Providing an atmosphere of curiosity with opportunities for discussion is another important component for successful inquiry-based learning. Tower notes that brainstorming and having students talk about how their projects are progressing provide teachers with ways to assess students’ prior knowledge, clear up misconceptions and informally assess their progress. Hammer sees this as a time when the teacher identifies the path(s) the students are taking and scouts ahead to see where the path(s) may lead (1997, p. 515). By doing this, the teacher may have to assist students in making judgments as to which path(s) to follow. Teachers should not expect students to arrive at insights at prescribed moments. Instead, it is their responsibility to recognize when and if students have made progress and diagnose student difficulties (Hammer 1997, p. 514). Nosich suggests that as students are brainstorming, concept maps or graphic organizers be constructed to identify the “fundamental and powerful concepts” that emerge (2001, p. 63). He suggests returning to these “fundamental and powerful concepts” whenever new material is introduced (2001, p. 61).

Reflection is an essential activity that recurs often when using inquiry-based learning. Starnes suggests that reflection become a “way of thinking” for students and teachers (1999). If reflection is viewed as a “way of thinking” rather than as a “way of doing,” then it can become a skill transferable to other life skills such as decision-making. Reflection allows students to identify other possible solutions or views based on the research question (Levstik and Barton 2001, p. 13). It allows students to evaluate their sources, reconcile conflicting accounts and create interpretive accounts (Levstik and Barton 2001, p. 14).

The presentation of inquiry-based projects is different from traditional class reports or research assignments. The emphasis is on telling the story of the “learning journey,” telling how they, the student(s) arrived at the answer. The goal is not the answer; the goal is the learning process. This method provides students the opportunity to determine the mode of presentation that fits best with their experience (Selwyn and Maher 2003, p. 58).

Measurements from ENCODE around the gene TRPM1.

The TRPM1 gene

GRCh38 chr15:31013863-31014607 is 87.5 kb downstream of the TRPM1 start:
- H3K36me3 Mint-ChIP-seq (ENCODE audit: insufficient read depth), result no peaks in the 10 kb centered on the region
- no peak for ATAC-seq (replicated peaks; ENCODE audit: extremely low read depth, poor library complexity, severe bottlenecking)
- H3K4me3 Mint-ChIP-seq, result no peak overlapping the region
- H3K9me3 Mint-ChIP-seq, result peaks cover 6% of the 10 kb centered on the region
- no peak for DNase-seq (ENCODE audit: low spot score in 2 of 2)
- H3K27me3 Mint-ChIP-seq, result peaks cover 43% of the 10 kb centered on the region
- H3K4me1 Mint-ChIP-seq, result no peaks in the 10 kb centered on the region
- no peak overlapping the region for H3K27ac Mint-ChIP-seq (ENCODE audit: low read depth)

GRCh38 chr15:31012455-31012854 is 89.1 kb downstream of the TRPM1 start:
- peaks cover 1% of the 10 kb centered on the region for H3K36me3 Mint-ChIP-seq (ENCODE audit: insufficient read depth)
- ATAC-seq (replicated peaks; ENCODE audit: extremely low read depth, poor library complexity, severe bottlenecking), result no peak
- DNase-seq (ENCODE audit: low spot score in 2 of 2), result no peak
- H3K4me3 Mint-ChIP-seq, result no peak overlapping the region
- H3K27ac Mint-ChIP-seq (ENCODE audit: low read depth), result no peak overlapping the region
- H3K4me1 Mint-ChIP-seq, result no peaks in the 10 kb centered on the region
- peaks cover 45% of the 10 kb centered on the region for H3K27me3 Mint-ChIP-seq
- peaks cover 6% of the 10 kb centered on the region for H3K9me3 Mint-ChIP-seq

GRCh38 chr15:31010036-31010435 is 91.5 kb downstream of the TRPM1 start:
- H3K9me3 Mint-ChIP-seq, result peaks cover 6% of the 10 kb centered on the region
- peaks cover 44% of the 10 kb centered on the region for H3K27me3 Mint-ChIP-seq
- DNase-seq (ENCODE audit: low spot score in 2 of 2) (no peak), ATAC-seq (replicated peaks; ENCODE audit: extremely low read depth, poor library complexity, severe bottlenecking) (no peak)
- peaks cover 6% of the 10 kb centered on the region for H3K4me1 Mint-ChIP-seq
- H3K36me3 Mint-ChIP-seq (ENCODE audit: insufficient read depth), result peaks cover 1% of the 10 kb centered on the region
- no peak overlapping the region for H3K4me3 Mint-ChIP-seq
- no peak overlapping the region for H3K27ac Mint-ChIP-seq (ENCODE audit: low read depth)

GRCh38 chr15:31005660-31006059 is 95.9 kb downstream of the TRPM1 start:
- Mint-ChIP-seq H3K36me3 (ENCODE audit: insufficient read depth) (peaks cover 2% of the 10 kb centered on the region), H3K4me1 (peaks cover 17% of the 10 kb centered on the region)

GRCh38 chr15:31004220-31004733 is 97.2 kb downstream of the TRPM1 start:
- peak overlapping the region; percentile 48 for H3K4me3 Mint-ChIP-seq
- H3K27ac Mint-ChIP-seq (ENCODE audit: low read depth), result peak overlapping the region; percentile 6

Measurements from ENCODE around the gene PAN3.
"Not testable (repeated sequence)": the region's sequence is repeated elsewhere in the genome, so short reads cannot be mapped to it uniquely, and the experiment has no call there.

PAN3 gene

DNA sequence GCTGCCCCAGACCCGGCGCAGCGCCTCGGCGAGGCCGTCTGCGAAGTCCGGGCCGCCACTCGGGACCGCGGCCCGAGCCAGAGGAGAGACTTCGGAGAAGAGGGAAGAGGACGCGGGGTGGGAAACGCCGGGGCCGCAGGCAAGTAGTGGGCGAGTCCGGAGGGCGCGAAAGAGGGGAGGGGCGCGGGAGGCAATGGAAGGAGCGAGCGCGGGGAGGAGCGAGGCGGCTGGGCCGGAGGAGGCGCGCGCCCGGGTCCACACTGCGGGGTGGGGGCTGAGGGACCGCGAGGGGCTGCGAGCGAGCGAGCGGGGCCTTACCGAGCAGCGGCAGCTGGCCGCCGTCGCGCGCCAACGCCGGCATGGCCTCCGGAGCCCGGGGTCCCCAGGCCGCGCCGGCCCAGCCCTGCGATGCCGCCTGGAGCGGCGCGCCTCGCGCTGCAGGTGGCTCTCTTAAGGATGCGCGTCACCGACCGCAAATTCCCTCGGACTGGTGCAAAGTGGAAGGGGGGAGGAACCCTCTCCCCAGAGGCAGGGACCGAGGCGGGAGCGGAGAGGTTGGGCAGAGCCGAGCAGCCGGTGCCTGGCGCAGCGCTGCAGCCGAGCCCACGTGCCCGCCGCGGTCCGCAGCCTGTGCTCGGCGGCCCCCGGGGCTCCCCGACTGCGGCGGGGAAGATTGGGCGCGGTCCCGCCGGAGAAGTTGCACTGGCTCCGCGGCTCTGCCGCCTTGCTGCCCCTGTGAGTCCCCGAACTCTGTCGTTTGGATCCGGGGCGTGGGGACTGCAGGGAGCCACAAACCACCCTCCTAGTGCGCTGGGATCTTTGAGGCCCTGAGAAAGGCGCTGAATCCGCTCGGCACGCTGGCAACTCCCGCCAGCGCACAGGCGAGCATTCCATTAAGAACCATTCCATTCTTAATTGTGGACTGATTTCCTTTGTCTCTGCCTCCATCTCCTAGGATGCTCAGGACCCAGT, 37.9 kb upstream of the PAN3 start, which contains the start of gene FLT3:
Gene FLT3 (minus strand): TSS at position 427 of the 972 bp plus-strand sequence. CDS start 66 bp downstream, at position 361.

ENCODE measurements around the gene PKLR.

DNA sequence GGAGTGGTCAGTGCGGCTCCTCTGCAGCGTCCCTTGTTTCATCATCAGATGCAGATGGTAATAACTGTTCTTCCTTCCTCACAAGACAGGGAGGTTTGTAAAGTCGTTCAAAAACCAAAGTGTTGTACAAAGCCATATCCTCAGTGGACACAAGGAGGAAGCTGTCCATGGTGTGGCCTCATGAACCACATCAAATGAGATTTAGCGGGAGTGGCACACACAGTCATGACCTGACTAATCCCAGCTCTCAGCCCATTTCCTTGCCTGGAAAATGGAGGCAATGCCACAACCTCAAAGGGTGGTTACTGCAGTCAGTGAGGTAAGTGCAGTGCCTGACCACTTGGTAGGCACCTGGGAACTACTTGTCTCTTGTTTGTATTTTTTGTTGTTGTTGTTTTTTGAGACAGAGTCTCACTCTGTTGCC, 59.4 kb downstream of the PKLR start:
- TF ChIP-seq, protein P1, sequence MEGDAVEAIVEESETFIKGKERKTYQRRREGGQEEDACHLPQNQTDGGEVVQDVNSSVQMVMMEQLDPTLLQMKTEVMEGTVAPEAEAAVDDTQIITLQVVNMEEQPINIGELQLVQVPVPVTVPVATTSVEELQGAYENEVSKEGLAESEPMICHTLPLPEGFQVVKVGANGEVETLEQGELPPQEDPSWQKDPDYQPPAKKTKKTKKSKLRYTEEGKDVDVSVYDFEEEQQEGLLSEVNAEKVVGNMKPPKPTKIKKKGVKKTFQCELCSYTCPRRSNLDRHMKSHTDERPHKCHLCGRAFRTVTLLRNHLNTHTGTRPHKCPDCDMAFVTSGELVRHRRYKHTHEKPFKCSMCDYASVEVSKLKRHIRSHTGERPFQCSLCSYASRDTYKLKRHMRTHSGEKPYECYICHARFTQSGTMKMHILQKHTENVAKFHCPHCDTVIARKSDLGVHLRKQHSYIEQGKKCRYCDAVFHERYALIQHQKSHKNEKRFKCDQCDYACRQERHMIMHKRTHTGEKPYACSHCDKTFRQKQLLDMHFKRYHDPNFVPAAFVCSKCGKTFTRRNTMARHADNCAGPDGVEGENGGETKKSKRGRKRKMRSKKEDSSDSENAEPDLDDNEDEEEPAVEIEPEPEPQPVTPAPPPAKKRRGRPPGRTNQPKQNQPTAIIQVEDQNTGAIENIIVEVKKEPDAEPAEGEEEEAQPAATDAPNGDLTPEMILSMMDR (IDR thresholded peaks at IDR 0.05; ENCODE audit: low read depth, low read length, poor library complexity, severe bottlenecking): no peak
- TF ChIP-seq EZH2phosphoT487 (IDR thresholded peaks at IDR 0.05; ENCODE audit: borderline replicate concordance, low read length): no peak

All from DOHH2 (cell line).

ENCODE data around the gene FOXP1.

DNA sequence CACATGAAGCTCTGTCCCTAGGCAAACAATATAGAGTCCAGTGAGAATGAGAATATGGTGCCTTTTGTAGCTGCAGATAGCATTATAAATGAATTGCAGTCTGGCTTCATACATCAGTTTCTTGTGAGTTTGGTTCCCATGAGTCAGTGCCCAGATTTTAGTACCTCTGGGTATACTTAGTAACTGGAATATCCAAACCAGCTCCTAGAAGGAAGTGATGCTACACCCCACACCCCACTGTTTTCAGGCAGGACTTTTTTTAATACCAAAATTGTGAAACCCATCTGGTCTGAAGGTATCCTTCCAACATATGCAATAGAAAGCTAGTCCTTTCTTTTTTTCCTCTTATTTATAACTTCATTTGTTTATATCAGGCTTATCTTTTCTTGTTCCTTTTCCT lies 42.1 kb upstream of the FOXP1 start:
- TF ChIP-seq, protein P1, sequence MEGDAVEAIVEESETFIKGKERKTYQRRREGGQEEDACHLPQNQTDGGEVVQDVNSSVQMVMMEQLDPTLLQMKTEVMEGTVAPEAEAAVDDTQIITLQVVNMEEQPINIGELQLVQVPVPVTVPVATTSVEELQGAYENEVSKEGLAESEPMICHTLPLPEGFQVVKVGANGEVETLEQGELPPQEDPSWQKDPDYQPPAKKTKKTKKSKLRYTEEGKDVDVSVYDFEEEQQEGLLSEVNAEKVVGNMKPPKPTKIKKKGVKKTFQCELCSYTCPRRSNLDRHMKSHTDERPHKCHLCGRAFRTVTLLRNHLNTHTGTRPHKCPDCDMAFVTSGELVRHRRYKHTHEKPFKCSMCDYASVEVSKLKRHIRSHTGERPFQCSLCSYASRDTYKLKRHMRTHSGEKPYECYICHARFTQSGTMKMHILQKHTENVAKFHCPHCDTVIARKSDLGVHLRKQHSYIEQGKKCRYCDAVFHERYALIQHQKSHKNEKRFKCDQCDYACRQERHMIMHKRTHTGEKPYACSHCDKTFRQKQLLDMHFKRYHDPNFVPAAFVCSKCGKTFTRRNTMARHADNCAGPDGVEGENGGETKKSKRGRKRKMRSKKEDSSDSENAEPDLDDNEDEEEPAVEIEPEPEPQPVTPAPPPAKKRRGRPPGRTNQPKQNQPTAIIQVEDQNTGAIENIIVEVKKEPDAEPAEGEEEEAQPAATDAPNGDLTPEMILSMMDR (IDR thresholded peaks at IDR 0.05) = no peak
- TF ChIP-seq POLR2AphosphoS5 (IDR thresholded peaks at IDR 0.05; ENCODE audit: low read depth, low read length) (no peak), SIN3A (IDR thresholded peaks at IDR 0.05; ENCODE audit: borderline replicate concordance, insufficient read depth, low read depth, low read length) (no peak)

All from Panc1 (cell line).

Authentic inquiry-based tasks require multiple forms of assessment. The use of anecdotal records allows teachers to track individual progress (Levstik and Barton 2001, p. 36). Use of evaluation checklists that include assessing students in planning and regulating their learning, making evaluation standards clear through the use of rubrics and helping students monitor their own progress, provide multiple opportunities to gauge student progress (Levstik and Barton 2001, p. 85).

If students are to see themselves as a part of their society, educators have to rethink the way social studies is taught (Levstik and Barton 2001, p. 2). Dewey believed that if students were provided skills for the here-and-now, they would become more capable of self-support and self-respecting independence, an integral part of citizenship in our modern democracy (Starnes 1999). Inquiry-based learning offers an opportunity to achieve this goal.